As the lone anthropologist at a small teaching university in West Baltimore, I have often sought collaborative opportunities with disciplinary colleagues at nearby institutions. Motivated by similar circumstances, University of Baltimore archaeologist Ronald Castanzo invited me to engage in a project on East Baltimore’s former Laurel Cemetery—a once popular burial site for Baltimore’s late nineteenth and early twentieth-century African American population, now the site of a well-known shopping center. Together, we designed the Laurel Cemetery Project as a public anthropology initiative with two components: (1) archaeological survey; and (2) ethnographic and historical research to explore the material, social, and symbolic contexts within which the cemetery operated.
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- Issue Information
- How development happens: Safe and sustainable energy, community development projects, and implementation challenges in Timor‐Leste
- Making anthropology relevant: Collaborative assessment in support of graduate and undergraduate success beyond the university
- Engagement as scholarship: Food justice in practice
- Responding to contemporary challenges and opportunities for anthropological engagement: Revised NAPA Guidelines for Ethical Practice
- 3. Waiting in lineHave you ever gotten in line and waited... not sure if you were in the right place? Not sure what is going on up front? Waiting. It's unremarkable. You don't give it much thought. Until you have to! We talked to lots of people who have to think about waiting. Here's what they said.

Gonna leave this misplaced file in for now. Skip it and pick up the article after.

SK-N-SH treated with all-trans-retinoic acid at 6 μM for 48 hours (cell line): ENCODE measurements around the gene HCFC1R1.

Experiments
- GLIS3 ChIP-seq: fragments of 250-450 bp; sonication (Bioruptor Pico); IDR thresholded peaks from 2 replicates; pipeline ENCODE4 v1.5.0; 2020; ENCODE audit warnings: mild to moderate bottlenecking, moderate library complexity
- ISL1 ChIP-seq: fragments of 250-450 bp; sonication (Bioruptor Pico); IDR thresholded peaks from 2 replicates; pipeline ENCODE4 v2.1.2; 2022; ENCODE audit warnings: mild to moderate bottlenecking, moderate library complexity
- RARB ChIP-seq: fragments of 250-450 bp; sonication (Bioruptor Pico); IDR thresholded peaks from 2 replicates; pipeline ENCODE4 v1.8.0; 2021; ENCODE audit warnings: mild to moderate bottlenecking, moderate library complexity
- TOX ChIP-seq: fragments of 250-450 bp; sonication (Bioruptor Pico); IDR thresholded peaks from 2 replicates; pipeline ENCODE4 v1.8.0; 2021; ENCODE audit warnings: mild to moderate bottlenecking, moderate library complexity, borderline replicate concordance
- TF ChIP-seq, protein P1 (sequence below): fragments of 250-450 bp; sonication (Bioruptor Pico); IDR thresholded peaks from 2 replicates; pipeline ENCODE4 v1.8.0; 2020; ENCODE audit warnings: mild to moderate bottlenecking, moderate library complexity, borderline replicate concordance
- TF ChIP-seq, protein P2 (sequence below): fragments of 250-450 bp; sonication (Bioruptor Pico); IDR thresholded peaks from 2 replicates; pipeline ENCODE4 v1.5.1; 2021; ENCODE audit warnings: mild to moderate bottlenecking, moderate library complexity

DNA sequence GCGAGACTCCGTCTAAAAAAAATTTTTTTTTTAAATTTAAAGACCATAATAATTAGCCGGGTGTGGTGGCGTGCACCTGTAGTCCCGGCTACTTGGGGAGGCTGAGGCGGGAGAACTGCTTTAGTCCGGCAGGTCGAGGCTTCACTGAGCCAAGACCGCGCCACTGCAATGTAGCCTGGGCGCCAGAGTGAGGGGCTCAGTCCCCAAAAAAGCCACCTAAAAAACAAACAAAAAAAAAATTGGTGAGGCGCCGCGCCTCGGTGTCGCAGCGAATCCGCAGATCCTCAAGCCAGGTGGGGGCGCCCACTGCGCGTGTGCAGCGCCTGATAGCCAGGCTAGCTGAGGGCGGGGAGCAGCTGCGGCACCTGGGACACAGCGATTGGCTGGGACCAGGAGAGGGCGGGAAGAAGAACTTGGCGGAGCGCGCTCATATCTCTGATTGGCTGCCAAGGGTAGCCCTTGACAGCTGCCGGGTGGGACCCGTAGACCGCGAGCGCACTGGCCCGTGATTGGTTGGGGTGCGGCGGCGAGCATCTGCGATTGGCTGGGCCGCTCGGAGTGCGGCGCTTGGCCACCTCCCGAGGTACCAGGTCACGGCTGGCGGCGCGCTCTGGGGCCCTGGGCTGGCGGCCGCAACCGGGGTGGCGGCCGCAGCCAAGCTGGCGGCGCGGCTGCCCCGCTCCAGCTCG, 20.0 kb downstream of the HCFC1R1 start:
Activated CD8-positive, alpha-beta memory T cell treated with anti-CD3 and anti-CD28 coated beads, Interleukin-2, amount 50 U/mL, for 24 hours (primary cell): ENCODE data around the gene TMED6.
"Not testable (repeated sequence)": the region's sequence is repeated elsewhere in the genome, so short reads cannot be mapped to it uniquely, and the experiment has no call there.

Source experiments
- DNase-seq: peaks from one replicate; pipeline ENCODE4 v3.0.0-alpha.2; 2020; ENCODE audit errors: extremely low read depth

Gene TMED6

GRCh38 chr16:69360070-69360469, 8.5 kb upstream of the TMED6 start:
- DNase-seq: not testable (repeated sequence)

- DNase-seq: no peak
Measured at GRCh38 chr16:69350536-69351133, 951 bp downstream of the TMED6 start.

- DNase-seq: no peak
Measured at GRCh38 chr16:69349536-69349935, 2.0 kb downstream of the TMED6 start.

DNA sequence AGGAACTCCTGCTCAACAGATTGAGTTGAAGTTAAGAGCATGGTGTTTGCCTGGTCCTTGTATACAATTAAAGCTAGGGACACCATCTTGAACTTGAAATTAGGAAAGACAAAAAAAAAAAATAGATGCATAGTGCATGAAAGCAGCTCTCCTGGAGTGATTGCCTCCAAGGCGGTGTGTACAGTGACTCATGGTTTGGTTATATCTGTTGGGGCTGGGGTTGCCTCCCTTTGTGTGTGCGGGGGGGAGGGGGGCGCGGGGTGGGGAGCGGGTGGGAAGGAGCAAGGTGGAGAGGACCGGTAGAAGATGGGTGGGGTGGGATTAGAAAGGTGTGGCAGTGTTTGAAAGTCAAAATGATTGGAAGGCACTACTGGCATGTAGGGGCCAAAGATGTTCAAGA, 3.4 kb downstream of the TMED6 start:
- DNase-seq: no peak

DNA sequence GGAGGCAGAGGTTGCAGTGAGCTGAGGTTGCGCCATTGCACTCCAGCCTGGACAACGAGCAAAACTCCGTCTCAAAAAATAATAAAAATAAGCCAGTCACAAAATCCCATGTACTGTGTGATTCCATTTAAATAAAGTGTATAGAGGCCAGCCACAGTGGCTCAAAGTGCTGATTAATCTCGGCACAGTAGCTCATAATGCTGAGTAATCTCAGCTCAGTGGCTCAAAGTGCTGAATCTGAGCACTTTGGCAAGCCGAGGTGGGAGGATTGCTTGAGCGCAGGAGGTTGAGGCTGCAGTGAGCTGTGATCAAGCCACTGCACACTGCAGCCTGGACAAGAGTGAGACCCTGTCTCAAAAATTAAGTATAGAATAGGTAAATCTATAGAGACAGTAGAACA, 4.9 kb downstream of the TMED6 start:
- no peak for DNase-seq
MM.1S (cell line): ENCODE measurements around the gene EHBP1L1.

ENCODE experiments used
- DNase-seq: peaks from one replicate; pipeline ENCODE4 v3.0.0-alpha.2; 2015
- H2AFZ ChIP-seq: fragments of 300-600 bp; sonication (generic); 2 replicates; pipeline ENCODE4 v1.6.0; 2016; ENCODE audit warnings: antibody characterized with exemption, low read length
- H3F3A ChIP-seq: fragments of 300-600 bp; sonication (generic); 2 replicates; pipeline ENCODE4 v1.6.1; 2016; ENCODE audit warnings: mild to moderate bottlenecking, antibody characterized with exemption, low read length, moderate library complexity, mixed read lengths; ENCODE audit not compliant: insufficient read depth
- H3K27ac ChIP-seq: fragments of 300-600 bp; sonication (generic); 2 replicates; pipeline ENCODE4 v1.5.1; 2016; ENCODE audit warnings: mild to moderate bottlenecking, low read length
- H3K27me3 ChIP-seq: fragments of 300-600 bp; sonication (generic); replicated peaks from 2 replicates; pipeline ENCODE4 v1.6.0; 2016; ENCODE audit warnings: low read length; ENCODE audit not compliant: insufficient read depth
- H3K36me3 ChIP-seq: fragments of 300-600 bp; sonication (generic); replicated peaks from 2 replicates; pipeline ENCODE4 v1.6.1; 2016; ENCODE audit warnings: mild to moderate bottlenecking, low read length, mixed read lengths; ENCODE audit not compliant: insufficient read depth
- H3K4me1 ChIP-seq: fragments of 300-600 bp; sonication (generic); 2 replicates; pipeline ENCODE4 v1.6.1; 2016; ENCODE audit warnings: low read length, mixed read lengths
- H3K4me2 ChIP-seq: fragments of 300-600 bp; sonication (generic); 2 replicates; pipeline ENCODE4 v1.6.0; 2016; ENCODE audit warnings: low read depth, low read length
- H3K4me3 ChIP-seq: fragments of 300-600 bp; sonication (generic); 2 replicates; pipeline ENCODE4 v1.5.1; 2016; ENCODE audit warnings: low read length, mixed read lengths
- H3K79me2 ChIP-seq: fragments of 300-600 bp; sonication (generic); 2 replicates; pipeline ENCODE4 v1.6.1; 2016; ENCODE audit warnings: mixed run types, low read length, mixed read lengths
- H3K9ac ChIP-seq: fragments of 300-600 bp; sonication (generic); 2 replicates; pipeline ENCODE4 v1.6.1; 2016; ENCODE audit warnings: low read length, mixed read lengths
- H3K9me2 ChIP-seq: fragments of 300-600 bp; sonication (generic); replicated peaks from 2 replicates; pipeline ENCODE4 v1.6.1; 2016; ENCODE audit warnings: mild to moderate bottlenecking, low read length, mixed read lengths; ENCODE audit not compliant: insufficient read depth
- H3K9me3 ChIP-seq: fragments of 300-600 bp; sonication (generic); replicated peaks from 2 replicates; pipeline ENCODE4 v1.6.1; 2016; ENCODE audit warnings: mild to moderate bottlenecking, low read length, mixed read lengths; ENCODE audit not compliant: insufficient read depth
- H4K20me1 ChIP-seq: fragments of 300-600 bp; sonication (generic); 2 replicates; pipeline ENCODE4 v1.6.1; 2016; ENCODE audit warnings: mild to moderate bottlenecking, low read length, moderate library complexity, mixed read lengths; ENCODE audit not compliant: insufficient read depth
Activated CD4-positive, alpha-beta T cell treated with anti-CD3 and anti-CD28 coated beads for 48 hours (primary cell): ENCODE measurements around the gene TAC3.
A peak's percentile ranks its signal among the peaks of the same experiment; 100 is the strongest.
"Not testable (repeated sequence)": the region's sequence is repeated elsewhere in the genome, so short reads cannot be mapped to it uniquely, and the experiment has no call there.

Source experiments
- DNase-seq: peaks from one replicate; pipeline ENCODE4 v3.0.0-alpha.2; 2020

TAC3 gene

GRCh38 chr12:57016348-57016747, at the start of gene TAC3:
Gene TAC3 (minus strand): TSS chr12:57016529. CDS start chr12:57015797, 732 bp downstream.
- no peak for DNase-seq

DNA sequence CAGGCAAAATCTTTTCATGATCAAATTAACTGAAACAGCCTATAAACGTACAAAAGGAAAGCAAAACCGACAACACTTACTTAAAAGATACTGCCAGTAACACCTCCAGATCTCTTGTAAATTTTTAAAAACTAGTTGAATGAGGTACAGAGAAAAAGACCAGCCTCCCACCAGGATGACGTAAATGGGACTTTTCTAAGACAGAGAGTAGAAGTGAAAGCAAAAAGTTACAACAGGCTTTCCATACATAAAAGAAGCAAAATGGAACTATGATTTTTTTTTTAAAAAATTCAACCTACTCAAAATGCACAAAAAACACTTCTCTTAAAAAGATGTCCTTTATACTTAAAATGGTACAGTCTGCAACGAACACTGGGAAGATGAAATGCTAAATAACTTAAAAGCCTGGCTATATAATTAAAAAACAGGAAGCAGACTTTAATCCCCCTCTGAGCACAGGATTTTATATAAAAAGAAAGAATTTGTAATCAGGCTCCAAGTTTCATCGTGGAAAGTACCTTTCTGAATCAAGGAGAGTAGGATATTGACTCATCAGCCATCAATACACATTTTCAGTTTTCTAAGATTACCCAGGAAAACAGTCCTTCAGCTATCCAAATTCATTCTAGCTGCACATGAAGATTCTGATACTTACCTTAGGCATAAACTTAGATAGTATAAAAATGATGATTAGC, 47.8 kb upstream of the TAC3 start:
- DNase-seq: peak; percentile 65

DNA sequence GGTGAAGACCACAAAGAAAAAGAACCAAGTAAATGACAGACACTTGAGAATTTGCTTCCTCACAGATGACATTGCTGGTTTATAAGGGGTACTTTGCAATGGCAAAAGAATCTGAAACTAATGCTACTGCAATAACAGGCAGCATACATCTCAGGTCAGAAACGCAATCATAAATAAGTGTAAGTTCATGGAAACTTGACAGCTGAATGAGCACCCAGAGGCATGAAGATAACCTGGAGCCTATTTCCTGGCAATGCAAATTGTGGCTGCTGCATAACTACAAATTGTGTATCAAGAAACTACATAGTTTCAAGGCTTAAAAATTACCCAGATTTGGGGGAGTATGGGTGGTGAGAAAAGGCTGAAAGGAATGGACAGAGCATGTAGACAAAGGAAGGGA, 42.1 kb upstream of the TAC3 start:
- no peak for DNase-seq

- 2. Learning new stuffNo two people learn new stuff the same way. Over the years, those with opportunity have followed a path set by society’s standard bearers. Others learn from those around them, in hands-on experiences and apprenticeships. This podcast takes a meditative stroll across several generations to think about how we learn new stuff. Can we chart […]
- 1. Dressing the partWe humans dress to "fit" in. Sometimes fitting in is a choice, other times it’s a matter of safety and security, and yet not fitting can also be deliberate. This podcast digs deep into how we make decisions about how to dress to suit different occasions.